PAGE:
11. What is the vertebral level? Calculated in a reverse direction From cervical segments- subtract 1 From upper thoracic segments- subtract 2 From lower thoracic segments- subtract 3 Lumbar 1-2 segments- T10 vertebra Lumbar 3-4 segments- T11 vertebra Lumbar 5 segments- T12 vertebra Sacral and coccygeal segments 25

12. Corresponding vertebral examination : 

12. Corresponding vertebral examination Inspection: Deformity, narrowing of disc space, gibbus, meningocoele Palpation: Tenderness Percussion: Tenderness Auscultation: Bruit 26

13. What are the nuclei/tracts involved? : 

13. What are the nuclei/tracts involved? 1. Complete transection of spinal cord 2. Hemi-section 3. Central lesion 4. Posterior and lateral column lesions 5. Posterior column disease 6. Anterior horn cell disease 7. Anterior horn cell + pyramidal 8. Plexus lesion/radiculopathy 27

14. Is it a Vascular syndrome of spinal cord? : 

14. Is it a Vascular syndrome of spinal cord? Features Abrupt onset girdle pain/radicular pain Flaccid paraplegia within minutes /hours Thermo anesthesia Analgesia below the level Impaired bowel and bladder control Watershed zones C4 T4 segments L1 segment Causes: Arteriosclerosis of spinal arteries 28 abnormally increased T2 signal is seen within the central portion of the distal spinal cord

15. Am I dealing with a spinal cord compression? : 

15. Am I dealing with a spinal cord compression? Diseases of the vertibral column? Trauma, Tuberculosis, Secondaries of spine Primary neoplasms: Sarcoma, Myeloma, Hemangioma Infiltrations: Leukemis deposits Reticulosis Cystic lesions Spinal cord tumors 29

16. Or is it a non compressive myelopathy? :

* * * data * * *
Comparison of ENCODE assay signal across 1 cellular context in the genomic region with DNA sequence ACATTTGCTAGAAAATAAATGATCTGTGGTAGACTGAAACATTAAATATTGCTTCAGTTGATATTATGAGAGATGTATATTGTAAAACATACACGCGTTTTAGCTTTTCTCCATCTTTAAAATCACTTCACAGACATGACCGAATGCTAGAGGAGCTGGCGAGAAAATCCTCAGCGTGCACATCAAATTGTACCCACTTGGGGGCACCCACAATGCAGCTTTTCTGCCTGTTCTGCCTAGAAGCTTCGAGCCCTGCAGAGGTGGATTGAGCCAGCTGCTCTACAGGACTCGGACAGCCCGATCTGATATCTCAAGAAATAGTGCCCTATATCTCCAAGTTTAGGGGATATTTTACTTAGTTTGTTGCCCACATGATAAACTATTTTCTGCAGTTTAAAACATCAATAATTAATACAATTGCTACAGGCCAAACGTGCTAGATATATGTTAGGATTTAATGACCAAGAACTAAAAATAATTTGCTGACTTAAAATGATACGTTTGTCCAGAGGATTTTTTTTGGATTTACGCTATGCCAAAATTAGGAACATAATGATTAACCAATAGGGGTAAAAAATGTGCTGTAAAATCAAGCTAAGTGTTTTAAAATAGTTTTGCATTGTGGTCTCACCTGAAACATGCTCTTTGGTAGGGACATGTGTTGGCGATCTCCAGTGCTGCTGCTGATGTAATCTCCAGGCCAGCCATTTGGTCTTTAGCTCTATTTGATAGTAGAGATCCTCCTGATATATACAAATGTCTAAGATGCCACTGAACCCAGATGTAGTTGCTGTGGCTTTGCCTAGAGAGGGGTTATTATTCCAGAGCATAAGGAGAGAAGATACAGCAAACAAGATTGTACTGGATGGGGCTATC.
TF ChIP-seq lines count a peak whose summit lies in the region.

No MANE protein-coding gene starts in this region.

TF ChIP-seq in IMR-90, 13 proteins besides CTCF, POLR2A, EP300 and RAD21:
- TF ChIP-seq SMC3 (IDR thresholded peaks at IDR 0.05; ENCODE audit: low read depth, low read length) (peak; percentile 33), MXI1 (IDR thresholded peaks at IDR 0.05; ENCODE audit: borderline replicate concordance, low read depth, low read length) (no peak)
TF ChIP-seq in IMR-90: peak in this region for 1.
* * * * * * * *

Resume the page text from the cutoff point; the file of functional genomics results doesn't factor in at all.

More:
16. Or is it a non compressive myelopathy? A. Infective: Viral – Poliomyelitis, Herpes zoster, Rabies Bacterial – Tuberculosis, Syphilis Parasitic, Falciparum Malaria and Schistosomiasis B. Immuno-allergic Post exanthematous –Measles, Rubella Post vaccinial – Rabies, Polio Transverse myelitis 30

17. Is it an extra/intra medullary lesion? : 

17. Is it an extra/intra medullary lesion? Radicular pains common early Vertibral pain is common Funicular pain – less common UMN signs present and early LMN signs are unusual segmental Parasthesia ascending progression Sphincter involvement is late Trophic changes are uncommon Radicular pain is unusual Vertibral pain is also unusual Funicular pains may occur UMN signs are present but late LMN signs are prominent and diffuse Paraesthesia-descending progression Sphincter involvement is early Trophic changes are common 31

18. Is it a conus/cauda lesion? : 

18. Is it a conus/cauda lesion? Onset – symmetrical Dissociated sensory loss - present Root pain - rare Fasciculation – rare Decubitus ulcer – common Bladder - early Bowel - early Onset –Asymmetrical Dissociated sensory loss – not present Root pain - common Fasciculation –common Decubitus ulcer – uncommon Bladder – late Bowel - late 32

So what the diagnosis we are aiming at? : 

So what the diagnosis we are aiming at? Acute Transvere myelitis/Devic’s disease Spinal cord injury/ Fracture Herniation of IV Disc Anterior spinal artery occlusion Gullain Barre Syndrome Subacute Tuberculosis of Spine Intramedullary /extramedullary tumors Vertebral secondaries Subacute combined degeneration Lathyrism Chronic degenerative Arnold Chiari Malformation Fredirichs Ataxia Amyotrophic lateral slcerosis Spinal Muscular atrophy Miscellaneous Tabes Dorsalis Thrombosis of unpaired ant cerebral Parasagital meningioma Sagital sinus thrombosis Cervical spondylosis 33

Common causes for compressive myelopathy : 

Common causes for compressive myelopathy Extramedullary Intradural Meningioma Neurofibroma Arachnoiditis Extradural Pott’s disease Vertebral tumor Pachymeningits Prolapsed IVD Epidural abscess Intramedullary Or Central cord lesion Syringomyelia Hematomyelia Ependymoma Glioma Astrocytoma Hemangioblastoma 34

Summary : 

Summary Gross anatomy Development Vertebral relation Cross section of cord Organization of tracts Dermatomes Myotomes Bladder control Complete history Dedicated neurological examination Level of spinal cord injury Spinal cord syndromes Spinal cord compression or not Intra/extra medullary lesion Conus/cauda lesion Knowledge about anatomy Clinical Evaluation 35

Slide 36: 

Thank You 36